Middle Eastern cuisine is similar to other Mediterranean cuisines. The focus here should be on olive oil, meats (like lamb shanks), kebabs, and salads with olive oil and vinegar. Baba ganoush is also an option if you’re not avoiding nightshades. Ask for carrots or other raw veggies to dip.

Order: Kebabs, lamb shanks, fish, grilled or baked meats, salads with lemon and olive oil, baba ganoush

Avoid: Hummus, “creamy” dishes, potatoes, chickpeas, pita chips

More tricks for staying Paleo at Restaurants

  • Avoid anything on the menu that says “creamy”—this usually means it contains dairy.
  • Always ask if the dish is cooked in a sauce, or comes with a sauce topping.
  • Focus on meats, veggies, avocado, olive oil, and greens in any restaurant.
  • Ask for a simple salad with meat if there are no options, even if it’s not on the menu.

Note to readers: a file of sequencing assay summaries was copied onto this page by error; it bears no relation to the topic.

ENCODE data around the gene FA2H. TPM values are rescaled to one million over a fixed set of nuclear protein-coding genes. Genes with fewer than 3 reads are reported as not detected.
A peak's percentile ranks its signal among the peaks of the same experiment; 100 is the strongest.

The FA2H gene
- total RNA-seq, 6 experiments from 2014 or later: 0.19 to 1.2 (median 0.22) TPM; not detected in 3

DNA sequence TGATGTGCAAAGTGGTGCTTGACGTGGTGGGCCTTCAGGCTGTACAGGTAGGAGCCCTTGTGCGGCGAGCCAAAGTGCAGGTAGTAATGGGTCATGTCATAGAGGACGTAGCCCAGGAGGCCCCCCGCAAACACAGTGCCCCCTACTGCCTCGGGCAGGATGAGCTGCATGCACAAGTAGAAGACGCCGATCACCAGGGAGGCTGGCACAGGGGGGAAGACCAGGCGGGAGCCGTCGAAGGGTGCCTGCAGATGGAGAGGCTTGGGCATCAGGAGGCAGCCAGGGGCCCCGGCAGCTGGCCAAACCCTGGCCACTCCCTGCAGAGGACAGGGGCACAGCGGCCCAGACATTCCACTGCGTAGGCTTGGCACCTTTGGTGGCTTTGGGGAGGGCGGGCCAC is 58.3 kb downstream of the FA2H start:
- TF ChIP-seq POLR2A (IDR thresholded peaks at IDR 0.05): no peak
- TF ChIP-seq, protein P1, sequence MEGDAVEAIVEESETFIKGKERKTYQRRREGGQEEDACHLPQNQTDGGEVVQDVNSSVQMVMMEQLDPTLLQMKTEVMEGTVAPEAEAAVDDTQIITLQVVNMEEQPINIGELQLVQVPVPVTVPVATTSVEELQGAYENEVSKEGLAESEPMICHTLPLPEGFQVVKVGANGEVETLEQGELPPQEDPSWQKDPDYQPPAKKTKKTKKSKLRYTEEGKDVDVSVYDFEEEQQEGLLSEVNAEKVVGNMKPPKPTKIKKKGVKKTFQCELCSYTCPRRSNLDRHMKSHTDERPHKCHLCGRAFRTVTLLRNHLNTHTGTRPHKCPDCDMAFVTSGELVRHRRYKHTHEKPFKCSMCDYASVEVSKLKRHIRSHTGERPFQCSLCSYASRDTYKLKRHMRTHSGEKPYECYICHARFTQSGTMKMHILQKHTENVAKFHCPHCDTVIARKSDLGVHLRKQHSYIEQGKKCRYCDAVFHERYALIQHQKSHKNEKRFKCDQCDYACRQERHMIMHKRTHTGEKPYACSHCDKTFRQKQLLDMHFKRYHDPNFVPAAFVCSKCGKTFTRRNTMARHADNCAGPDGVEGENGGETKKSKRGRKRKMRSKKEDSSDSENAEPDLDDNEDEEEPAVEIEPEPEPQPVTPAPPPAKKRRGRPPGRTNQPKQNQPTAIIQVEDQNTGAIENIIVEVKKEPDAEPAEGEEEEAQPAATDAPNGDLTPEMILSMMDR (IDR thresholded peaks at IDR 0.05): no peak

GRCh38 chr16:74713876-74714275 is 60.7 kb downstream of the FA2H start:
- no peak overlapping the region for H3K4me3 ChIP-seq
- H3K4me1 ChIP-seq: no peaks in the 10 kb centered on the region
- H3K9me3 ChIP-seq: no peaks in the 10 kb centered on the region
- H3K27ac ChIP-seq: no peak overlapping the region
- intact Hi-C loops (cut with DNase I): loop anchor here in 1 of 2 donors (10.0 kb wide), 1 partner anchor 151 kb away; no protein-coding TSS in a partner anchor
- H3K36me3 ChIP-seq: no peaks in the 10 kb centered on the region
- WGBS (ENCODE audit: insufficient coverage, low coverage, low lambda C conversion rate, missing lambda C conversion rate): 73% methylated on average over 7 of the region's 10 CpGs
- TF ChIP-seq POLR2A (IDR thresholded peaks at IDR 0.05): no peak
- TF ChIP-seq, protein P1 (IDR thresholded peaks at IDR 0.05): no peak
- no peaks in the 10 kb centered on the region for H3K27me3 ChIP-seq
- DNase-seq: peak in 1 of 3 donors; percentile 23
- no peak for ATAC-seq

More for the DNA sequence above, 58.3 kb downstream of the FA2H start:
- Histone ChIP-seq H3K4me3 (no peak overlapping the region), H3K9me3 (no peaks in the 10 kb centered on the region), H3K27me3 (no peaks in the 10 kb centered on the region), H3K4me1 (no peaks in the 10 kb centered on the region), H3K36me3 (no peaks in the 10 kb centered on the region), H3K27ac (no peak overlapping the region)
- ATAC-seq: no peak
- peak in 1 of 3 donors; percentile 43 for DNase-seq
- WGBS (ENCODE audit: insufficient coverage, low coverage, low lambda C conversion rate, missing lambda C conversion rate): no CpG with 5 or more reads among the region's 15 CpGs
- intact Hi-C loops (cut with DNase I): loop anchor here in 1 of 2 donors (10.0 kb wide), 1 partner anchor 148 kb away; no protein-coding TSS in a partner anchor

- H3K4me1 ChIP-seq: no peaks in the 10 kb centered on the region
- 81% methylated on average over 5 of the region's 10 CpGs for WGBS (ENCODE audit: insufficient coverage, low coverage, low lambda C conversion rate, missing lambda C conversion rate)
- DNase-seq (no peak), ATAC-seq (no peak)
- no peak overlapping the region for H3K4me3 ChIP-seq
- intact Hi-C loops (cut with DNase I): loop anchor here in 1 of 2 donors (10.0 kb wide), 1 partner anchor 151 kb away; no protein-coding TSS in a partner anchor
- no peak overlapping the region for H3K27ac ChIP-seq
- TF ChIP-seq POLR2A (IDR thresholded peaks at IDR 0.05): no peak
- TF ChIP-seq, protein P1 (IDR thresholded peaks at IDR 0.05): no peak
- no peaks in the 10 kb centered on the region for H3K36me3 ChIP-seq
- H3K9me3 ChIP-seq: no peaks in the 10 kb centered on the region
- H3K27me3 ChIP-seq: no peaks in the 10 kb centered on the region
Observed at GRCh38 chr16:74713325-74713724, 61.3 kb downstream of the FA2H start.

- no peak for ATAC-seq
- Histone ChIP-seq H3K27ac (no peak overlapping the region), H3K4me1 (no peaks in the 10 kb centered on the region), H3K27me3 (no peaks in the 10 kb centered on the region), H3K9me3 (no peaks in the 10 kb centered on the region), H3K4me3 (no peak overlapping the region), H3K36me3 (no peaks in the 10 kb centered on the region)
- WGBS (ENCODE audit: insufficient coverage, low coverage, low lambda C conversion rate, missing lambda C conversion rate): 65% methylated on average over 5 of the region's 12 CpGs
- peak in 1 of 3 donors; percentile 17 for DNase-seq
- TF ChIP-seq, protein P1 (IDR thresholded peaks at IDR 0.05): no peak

• Double-check that dishes and/or salads do not automatically come with cheese as a topping. (It’s common for Italian restaurants to add parmesan without mentioning it, for instance.)
  • If you aren’t sure if “fried” means sauteed or deep-fried, ask.
  • Always order a side of lemon. It makes an excellent flavoring for almost anything!
  • Look for root vegetables on menus. If they have carrots, parsnips, sweet potatoes, or squash, you might be able to get them simply roasted.
  • Be careful with broths and soups—many contain soy or wheat, and could be thickened with corn starch.
  • Can’t find a good main dish? Order several sides instead.

Finally, ask questions. Restaurants are usually more than happy to help people with preferences. It’s okay to say you have a serious allergy if you feel more comfortable with that.

Again, eating out should be an enjoyable experience. By choosing simple dishes for your Paleo takeout, you can make it easier on yourself to enjoy your time, instead of worrying if you’re going to eat something on the “bad” list.

Megan Patiry

Megan Patiry is a freelance writer specializing in ancestral nutrition. She has personally followed a Paleo-style, ancestral style of eating for over a decade.